Think yourself slim. To curb an afternoon snack attack, try thinking back to what you had for lunch. Study participants asked to recall their last meal before doing a taste test ate about one-third fewer cookies than those who were asked about their morning commute, finds a study in Physiology & Behavior. “Remembering what you ate activates your brain’s hippocampus, which may play a role in decision-making to help you say no to consuming extra calories,” explains Suzanne Higgs, the lead study author from the University of Birmingham in the UK. To tame your appetite, jot down a detailed list of everything you had for lunch (no cheating!), then review it before your afternoon vending-machine visit. You may decide you don’t need that super-sized candy bar after all.
Relieve bloating. Eating salty foods like hot dogs and chips can make you look and feel puffy, but you can trick your body into letting go of excess liquid by noshing on natural diuretics. For a triple dose, try tossing half of a sliced cucumber with ¼ cup parsley and 1 Tbsp lemon juice, says Jackie Keller, a celebrity nutrition expert who has worked with stars such as Reese Witherspoon, Angelina Jolie, and Charlize Theron.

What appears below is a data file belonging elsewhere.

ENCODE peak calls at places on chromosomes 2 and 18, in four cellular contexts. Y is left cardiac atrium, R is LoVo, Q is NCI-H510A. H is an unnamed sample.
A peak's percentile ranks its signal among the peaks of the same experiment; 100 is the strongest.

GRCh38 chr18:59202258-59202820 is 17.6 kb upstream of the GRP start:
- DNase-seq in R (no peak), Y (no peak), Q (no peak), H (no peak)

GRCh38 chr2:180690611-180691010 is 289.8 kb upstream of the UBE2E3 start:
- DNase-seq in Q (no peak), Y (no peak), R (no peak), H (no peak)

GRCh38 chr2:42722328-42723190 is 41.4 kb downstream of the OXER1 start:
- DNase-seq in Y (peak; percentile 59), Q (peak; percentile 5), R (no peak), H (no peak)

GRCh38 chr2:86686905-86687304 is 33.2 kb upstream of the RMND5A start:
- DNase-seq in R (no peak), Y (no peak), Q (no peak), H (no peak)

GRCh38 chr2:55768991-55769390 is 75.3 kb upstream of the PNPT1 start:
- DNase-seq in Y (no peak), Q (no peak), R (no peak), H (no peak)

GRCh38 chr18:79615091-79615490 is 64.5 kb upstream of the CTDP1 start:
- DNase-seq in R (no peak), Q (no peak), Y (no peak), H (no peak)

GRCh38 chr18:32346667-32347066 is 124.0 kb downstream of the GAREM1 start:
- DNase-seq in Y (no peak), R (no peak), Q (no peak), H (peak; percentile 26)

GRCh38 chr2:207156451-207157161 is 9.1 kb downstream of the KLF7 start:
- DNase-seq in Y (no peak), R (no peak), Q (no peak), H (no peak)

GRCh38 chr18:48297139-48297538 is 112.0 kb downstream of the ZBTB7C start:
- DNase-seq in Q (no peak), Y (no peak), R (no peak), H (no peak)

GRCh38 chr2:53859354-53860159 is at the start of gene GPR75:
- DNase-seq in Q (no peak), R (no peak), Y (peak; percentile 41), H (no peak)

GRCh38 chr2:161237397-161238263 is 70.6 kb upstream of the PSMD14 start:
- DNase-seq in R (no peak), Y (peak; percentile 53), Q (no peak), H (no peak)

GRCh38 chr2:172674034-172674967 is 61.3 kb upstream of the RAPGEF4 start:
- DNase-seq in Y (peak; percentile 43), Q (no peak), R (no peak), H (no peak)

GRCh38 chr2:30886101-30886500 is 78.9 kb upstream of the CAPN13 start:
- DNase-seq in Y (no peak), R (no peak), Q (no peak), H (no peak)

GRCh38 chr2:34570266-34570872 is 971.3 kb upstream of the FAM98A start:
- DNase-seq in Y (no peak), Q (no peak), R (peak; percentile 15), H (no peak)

Eat fish to burn fat. Put more fish on your dish to get more out of your next sweat session. Astaxanthin, a powerful antioxidant that gives salmon, shrimp, and other seafood its pink color, may boost fat burning and exercise endurance. In fact, mice who ran on a treadmill lasted 20 percent longer and burned about 7 percent more fat when taking an astaxanthin supplement compared to those who didn’t, discovered researchers at Kyoto Prefectural University of Medicine in Japan. It wards off oxidation in the cell’s energy powerhouse, known as the mitochondria, to increase endurance and fat burning, speculates Susan Kleiner, PhD, RD, author of The Good Mood Diet. Kleiner says to eat 6 ounces of wild salmon at least three times a week to max out your exercise.